There comes a time during every trip that I surrender so completely to the place I'm visiting that I wonder if I ought to move there. Granted, alcohol is usually involved. Still, after a few beers at home, I don't feel like I want to move to where I live.


The way I look at it, if you haven't yearned to move to the place you are visiting, if you haven't romanticized it into unearthliness, if you haven't wondered if that may be the most beautiful sky you've ever seen, you haven't really been there. But if you do that, if you say to yourself, This [fill in the blank: city, countryside, shoreline, mountaintop, tavern] is so magnificent, we really ought to get at least a summer place here and believe for a moment that you mean it, then you have been transported.

Each place has its own special character that is capable of lifting you and taking you away. Maybe it is gorgeous scenery, maybe a certain pace of life. In New Orleans, where my wife and I are presently visiting, it is weirdness.

From the sweet, dark, lazy molasses way the word rolls off the local tongue - "N'awlins" - to the city's sad-eyed romantic architecture to the spicy Creole food, New Orleans seems less like a place than a dream. Right now Jessica and I hope nobody pinches us awake.

It is late and we are at a place aptly called the Mid City Lanes Rock 'N' Bowl. It is located up a flight of stairs, which is odd in itself. How many bowling alleys do you know that are on the second floor? But the truly weird part is that it isn't just a bowling alley. It is also a nightclub.

A live band performs on a large stage just feet away from the bowling lanes. On this particular night, a zydeco band is tearin' it up. A girl in a denim miniskirt who looks to be around eight years old shakes and shimmies as a member of the family-run band, which cranks out smokin' hot music so incessant and nonstop that the dance floor stays full. Occasionally a couple of sweating, exhausted dancers take a break and leave a space for a resuscitated couple to replace them.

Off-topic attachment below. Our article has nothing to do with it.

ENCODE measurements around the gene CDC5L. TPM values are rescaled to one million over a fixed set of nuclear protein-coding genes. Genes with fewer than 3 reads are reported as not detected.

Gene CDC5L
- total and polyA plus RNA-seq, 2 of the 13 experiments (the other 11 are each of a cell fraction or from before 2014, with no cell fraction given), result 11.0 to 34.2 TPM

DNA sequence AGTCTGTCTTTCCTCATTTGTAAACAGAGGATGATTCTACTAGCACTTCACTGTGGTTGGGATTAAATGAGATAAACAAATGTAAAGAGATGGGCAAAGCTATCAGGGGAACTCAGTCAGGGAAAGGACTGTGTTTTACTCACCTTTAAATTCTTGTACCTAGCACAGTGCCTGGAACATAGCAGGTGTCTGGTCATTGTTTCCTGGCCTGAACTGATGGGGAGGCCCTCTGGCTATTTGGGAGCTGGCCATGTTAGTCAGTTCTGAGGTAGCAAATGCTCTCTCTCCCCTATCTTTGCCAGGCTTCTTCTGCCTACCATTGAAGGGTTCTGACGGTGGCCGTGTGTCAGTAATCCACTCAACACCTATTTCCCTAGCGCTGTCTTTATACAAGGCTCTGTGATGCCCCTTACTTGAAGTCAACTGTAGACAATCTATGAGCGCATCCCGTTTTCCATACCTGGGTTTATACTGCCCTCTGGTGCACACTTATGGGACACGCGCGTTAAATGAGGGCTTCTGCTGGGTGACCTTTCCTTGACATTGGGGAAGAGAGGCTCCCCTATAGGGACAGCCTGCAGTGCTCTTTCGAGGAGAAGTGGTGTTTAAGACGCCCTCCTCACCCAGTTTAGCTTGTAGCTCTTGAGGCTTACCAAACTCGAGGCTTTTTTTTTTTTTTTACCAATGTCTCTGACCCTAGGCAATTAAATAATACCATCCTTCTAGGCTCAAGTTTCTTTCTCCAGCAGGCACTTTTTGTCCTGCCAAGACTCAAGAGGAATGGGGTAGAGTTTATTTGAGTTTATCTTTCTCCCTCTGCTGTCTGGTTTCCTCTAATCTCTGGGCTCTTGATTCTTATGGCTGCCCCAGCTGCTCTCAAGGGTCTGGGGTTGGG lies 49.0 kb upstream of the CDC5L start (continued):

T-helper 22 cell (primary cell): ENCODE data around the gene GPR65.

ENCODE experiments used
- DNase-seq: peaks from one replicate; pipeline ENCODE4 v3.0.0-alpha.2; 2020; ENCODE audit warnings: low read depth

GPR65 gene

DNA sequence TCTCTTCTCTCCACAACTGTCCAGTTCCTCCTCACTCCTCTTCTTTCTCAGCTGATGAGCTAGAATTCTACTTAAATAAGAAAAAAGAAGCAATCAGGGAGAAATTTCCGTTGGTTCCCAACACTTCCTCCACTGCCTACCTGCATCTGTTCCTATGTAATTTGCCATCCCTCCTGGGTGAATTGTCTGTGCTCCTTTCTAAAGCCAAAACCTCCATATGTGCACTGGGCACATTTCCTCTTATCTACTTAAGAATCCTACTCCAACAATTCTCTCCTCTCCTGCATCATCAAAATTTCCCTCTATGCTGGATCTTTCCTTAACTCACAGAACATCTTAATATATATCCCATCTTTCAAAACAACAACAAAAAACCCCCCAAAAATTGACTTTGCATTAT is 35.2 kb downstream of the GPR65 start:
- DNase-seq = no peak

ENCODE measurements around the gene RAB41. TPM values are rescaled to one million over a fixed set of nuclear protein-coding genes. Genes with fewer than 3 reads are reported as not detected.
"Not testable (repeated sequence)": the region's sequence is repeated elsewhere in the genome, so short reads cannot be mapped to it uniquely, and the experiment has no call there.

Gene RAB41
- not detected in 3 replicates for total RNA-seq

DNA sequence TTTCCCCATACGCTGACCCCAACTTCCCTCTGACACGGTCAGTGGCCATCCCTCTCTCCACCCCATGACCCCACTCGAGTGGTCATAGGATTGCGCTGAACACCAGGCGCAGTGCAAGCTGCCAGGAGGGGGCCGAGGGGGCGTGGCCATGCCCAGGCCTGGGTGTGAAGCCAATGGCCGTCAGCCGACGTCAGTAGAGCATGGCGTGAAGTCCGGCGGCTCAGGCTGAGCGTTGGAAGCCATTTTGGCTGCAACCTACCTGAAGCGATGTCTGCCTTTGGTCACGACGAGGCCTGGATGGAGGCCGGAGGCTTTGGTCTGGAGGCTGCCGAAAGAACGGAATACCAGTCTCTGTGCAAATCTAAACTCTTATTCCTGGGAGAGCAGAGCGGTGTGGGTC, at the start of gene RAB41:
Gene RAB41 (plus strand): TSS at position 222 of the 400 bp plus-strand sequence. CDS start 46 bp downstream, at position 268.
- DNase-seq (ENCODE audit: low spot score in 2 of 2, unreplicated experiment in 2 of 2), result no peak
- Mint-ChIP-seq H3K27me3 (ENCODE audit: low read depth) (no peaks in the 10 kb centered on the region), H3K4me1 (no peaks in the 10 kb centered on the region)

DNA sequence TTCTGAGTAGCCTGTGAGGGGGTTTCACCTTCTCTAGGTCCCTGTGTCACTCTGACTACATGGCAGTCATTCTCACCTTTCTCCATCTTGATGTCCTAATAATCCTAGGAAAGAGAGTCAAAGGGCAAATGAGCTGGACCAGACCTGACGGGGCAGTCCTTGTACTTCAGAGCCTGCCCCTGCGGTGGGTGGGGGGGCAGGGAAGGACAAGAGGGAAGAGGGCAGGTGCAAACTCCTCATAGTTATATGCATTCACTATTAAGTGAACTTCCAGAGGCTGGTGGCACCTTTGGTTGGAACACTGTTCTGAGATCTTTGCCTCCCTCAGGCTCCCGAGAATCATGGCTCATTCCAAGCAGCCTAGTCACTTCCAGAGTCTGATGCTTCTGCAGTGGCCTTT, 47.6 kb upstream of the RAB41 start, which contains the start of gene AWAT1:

A live band in a bowling alley? A little girl as a go-go dancer? In this shambling, exotic town, it all seems perfectly normal.

The young go-go dancer is, in this context, downright wholesome - family entertainment, Cajun-style: The family that zydecos together stays together. The turbocharged regional musical stew of R&B, rock-and-roll, and French Acadian, carried by electric guitar, bass, drums, accordion, and corrugated metal rub board worn as a vest, somehow seems like music you've heard all your life. The crawfish quesadillas and gumbo that the sweat-drenched dancers devour seem as familiar as Mom's Sunday dinner.

Of it all, the crowd, mirroring the melting-pot music, is perhaps the weirdest element of the night, given that its mishmash is nearly unrecognizable to those of us - which is to say, most of us - who rarely socialize with people who don't look like us in one way or another. This is a dance hall that looks like America, or some ideal of what we hope America looks like when it is perfected: all races (black, brown, white, red), all ages (from dynamic young to doddering old), all socio-economic classes (men with Marine haircuts and neatly pressed shirts two-step with their skirted gals alongside guys with tattoos boogieing with their pedal-pushing gals).

Taking it all in, that old traveler's feeling washes over me, the one I remember getting on a cold night under a starry sky in Florence as I licked a perfect gelato, the one that came over me in Barcelona while I sipped wine on the carnivalesque promenade called the Rambla, the one that swept me up while I swam in a creek in the cedar-speckled folds of the Texas Hill Country, the one … well, you get the idea, the one I get everywhere that makes me want to look at local housing prices.

Joining the fray in this smoky, beery, frenzied dance-hall-slash-bowling-alley, I take Jessica onto the dance floor. A few songs later, we take a break. I'm panting so hard, I fear I might have a heart attack before my order of the local brew, Abita Amber, arrives. When it comes, I take a sip, brush the sweat off my forehead with my shirt-sleeve, turn to Jessica, and say, “Wouldn’t you love to live here?”